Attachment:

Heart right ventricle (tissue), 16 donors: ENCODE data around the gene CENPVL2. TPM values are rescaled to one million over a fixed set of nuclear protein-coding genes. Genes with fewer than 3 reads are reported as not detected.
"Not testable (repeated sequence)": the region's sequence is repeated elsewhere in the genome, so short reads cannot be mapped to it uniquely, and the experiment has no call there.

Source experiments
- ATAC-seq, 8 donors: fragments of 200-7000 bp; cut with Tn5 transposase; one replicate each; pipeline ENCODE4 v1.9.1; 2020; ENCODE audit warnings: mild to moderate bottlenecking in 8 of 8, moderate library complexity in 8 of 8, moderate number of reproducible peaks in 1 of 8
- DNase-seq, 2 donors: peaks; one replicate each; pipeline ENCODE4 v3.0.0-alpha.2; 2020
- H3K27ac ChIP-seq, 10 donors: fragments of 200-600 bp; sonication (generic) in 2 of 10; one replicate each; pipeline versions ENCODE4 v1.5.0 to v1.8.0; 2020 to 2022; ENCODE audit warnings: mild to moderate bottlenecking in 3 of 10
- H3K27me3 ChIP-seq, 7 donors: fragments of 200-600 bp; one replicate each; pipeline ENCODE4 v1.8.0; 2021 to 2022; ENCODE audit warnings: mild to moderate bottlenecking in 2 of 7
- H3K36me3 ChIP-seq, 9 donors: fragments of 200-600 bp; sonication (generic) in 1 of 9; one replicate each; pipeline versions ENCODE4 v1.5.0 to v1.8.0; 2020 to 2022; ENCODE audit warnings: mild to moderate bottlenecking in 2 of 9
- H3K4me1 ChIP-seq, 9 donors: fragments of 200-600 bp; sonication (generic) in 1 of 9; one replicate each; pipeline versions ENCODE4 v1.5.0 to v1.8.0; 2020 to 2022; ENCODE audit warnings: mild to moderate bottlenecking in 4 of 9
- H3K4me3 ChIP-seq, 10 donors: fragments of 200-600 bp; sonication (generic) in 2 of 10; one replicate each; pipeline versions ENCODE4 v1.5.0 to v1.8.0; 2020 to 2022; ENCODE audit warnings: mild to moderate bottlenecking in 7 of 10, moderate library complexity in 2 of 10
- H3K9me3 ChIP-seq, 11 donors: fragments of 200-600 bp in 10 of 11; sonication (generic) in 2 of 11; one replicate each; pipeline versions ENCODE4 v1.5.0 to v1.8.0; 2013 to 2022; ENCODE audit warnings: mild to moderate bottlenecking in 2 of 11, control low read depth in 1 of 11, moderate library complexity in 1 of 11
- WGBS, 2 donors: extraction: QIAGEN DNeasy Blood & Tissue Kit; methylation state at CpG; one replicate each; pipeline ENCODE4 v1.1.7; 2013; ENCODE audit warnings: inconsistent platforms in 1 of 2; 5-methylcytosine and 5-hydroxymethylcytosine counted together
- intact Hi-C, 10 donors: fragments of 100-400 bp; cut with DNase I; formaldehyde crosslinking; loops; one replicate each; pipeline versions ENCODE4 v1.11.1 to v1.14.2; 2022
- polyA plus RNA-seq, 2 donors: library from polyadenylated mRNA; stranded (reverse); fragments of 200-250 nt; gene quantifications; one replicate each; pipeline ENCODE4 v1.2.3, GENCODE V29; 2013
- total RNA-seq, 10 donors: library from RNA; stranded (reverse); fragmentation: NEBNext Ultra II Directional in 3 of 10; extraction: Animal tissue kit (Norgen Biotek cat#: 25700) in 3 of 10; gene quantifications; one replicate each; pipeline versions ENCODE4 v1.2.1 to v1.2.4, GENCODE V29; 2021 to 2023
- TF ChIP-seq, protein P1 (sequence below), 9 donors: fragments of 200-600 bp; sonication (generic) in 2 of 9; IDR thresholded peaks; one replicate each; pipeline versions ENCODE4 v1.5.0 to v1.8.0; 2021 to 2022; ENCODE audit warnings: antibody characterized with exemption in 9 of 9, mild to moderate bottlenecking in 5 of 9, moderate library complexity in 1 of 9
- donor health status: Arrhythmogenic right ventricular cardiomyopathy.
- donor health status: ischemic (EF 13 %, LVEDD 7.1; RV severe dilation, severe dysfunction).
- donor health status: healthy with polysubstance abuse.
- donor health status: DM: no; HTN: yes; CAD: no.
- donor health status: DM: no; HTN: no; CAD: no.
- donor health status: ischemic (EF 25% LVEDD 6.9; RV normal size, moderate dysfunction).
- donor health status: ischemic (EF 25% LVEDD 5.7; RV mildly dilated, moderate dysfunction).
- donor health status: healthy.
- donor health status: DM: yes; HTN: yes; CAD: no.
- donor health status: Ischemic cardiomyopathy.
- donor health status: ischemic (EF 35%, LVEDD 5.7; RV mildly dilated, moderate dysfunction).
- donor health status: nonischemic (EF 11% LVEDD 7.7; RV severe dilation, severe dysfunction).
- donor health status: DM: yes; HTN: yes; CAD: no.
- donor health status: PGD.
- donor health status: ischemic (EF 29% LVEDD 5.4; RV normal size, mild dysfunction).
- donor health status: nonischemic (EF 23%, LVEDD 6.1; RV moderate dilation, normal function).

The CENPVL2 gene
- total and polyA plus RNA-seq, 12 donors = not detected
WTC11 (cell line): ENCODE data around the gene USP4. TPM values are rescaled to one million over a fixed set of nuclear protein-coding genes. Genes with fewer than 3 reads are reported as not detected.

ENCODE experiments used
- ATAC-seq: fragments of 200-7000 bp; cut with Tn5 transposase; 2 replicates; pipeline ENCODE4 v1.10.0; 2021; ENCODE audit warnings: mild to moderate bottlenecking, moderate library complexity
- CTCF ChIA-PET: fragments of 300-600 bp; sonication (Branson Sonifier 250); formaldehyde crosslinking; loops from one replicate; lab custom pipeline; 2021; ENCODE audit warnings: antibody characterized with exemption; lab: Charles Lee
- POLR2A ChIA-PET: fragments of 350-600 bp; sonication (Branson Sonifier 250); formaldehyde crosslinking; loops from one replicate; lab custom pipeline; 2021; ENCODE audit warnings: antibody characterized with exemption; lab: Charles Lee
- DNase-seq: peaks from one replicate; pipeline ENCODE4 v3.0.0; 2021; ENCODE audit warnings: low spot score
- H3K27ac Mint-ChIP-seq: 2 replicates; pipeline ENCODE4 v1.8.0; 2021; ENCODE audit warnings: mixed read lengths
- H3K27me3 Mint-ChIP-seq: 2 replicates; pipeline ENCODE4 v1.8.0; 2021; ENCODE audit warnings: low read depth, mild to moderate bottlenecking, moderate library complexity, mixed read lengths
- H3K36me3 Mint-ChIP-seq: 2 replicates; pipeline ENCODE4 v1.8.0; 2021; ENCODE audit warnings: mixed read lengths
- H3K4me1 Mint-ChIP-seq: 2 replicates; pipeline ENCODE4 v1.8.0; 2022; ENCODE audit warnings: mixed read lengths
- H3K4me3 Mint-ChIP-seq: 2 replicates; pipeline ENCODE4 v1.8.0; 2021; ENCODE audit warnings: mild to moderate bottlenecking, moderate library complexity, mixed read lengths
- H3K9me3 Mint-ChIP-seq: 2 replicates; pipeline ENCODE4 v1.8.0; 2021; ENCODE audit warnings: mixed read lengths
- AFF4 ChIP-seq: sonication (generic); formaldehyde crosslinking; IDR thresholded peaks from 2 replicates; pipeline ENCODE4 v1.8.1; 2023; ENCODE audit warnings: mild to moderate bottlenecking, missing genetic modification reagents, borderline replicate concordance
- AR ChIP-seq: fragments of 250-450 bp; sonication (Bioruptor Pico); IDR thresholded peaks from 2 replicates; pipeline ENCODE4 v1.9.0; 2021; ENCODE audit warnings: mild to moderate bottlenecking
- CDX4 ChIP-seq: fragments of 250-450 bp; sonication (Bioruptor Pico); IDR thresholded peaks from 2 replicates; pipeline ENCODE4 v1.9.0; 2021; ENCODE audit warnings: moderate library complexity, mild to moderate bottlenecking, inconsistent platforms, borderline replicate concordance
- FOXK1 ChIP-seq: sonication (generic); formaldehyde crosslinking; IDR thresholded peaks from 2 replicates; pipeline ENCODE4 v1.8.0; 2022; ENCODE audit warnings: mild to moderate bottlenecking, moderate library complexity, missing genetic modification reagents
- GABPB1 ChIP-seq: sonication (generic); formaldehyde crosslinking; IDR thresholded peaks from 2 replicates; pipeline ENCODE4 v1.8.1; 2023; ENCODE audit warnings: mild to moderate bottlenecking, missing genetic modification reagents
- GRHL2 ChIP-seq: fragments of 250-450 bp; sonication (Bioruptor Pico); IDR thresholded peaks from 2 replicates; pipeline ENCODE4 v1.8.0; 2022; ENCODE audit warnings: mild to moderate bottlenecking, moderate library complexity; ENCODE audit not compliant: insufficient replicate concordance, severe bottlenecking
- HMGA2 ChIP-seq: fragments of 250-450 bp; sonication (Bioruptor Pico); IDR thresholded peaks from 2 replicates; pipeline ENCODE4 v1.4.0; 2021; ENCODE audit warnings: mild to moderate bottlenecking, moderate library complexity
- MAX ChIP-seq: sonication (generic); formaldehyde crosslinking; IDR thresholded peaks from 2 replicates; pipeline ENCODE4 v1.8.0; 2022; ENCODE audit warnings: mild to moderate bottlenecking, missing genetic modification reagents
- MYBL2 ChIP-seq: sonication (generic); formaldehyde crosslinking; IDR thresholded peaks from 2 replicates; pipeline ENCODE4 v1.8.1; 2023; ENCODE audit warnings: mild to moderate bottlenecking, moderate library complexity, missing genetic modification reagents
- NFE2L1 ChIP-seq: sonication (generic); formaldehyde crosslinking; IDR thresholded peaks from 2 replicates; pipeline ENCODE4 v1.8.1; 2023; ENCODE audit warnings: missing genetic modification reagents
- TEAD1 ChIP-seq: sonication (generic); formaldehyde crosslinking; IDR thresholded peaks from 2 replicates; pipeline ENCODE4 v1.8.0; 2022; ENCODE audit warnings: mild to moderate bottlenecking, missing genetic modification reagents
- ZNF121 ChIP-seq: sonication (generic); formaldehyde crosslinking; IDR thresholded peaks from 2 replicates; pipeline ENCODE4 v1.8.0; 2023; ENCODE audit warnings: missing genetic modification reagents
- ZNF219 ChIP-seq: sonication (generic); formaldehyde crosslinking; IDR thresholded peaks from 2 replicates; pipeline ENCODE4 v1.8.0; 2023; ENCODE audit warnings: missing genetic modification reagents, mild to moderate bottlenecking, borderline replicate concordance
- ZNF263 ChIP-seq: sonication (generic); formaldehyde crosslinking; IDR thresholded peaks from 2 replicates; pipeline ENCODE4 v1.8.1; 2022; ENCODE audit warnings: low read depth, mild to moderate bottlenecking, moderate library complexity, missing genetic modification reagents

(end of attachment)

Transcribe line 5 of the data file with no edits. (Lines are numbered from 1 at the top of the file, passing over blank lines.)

- DNase-seq, 2 donors: peaks; one replicate each; pipeline ENCODE4 v3.0.0-alpha.2; 2020